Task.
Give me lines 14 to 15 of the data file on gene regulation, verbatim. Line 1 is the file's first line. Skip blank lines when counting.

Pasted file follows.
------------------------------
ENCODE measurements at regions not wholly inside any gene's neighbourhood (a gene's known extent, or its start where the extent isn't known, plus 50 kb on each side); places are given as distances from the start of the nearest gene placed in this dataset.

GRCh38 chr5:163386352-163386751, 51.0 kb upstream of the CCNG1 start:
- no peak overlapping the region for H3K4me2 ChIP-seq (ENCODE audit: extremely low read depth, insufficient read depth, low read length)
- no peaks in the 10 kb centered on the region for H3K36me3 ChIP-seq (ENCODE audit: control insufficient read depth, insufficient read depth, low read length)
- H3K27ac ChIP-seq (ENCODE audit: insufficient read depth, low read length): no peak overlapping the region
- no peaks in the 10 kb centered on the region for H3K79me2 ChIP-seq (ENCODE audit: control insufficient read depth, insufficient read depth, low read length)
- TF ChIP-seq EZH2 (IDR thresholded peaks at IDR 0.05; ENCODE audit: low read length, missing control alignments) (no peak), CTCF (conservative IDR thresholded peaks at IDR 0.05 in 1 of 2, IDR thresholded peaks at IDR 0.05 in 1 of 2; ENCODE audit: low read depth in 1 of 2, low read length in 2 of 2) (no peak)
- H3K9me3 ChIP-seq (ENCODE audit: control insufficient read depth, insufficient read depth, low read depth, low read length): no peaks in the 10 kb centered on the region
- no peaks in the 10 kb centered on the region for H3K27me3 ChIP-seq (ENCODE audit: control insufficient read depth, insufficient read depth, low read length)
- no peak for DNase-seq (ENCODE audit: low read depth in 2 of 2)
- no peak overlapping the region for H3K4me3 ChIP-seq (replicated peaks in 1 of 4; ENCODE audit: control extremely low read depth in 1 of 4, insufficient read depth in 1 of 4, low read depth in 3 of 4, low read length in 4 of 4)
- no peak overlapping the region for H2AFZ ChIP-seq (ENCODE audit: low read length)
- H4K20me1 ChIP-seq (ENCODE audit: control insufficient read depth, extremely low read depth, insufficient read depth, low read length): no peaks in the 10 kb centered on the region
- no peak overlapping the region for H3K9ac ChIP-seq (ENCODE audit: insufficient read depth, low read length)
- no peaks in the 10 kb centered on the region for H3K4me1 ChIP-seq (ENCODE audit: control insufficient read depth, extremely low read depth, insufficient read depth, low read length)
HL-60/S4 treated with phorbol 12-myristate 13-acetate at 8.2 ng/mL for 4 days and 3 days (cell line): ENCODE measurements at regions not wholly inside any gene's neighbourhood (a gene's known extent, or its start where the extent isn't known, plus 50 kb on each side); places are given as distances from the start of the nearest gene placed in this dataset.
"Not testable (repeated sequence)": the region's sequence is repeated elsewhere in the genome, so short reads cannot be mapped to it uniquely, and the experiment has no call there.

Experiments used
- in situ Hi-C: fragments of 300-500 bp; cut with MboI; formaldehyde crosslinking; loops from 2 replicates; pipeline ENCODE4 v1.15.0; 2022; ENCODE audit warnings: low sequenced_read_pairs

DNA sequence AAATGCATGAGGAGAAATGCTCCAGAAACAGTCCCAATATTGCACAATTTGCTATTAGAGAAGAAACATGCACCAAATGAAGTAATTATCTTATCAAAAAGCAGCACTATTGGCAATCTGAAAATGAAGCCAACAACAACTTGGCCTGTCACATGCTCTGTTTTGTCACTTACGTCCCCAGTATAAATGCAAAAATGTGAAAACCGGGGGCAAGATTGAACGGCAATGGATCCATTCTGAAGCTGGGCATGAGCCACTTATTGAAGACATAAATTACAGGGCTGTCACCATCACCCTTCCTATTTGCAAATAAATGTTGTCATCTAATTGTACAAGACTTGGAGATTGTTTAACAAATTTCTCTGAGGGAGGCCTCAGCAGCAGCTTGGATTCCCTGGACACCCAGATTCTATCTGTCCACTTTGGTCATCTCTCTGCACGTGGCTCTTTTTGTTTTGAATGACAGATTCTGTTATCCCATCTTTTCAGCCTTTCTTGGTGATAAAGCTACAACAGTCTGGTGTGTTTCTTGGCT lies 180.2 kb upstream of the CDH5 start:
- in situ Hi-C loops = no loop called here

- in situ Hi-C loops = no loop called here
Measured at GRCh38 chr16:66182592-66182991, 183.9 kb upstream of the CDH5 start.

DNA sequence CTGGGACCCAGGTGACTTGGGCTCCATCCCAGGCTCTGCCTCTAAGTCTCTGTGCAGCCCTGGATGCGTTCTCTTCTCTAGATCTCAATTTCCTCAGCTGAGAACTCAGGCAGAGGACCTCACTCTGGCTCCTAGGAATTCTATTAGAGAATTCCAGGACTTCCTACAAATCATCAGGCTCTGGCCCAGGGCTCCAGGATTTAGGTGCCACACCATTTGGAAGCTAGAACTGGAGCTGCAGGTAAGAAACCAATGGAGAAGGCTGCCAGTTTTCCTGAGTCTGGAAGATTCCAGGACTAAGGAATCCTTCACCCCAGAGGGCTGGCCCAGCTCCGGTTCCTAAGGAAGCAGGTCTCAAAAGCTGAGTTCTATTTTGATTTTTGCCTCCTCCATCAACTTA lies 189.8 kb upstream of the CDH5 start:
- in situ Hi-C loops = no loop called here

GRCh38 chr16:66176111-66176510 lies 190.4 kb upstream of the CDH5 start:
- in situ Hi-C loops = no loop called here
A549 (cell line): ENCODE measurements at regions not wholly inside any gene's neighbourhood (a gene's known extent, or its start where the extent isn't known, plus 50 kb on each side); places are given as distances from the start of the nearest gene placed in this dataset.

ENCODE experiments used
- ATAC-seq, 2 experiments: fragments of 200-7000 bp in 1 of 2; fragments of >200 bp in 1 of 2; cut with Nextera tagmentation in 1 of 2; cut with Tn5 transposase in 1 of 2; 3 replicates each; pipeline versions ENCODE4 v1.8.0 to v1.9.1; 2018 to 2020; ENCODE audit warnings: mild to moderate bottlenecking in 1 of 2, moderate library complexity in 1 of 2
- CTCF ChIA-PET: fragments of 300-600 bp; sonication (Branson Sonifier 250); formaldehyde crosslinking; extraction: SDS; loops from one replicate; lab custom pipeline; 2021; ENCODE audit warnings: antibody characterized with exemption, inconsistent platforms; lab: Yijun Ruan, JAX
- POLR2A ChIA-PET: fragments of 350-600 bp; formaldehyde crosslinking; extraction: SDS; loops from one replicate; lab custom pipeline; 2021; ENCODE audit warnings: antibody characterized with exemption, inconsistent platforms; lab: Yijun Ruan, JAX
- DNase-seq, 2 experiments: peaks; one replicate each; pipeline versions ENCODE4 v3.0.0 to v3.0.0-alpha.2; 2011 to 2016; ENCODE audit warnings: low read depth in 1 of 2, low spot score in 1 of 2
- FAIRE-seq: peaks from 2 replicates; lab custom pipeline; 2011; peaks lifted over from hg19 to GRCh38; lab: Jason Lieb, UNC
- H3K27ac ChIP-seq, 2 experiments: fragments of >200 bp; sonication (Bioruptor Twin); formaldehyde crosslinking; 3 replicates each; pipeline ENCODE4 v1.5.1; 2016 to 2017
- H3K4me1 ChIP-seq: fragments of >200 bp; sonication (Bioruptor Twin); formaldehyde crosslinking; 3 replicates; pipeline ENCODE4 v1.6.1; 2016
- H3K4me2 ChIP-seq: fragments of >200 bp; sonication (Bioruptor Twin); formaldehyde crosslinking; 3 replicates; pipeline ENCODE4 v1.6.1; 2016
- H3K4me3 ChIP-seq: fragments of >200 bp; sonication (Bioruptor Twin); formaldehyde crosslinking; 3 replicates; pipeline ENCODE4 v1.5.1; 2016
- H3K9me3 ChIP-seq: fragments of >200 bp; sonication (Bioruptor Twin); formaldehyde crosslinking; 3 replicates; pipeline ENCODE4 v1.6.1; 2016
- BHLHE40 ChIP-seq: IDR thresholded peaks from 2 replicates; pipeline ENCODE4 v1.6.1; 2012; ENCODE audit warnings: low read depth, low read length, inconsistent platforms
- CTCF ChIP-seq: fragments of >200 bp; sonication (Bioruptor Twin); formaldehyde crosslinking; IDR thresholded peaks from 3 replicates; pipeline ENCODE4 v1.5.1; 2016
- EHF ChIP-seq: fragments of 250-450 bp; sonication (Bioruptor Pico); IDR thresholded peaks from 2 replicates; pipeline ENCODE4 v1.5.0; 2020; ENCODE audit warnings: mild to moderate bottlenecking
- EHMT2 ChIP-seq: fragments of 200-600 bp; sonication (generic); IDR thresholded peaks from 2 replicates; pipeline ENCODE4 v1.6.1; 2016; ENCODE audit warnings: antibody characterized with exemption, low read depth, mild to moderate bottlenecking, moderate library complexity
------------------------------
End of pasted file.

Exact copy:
- no peak overlapping the region for H3K9ac ChIP-seq (ENCODE audit: insufficient read depth, low read length)
- no peaks in the 10 kb centered on the region for H3K4me1 ChIP-seq (ENCODE audit: control insufficient read depth, extremely low read depth, insufficient read depth, low read length)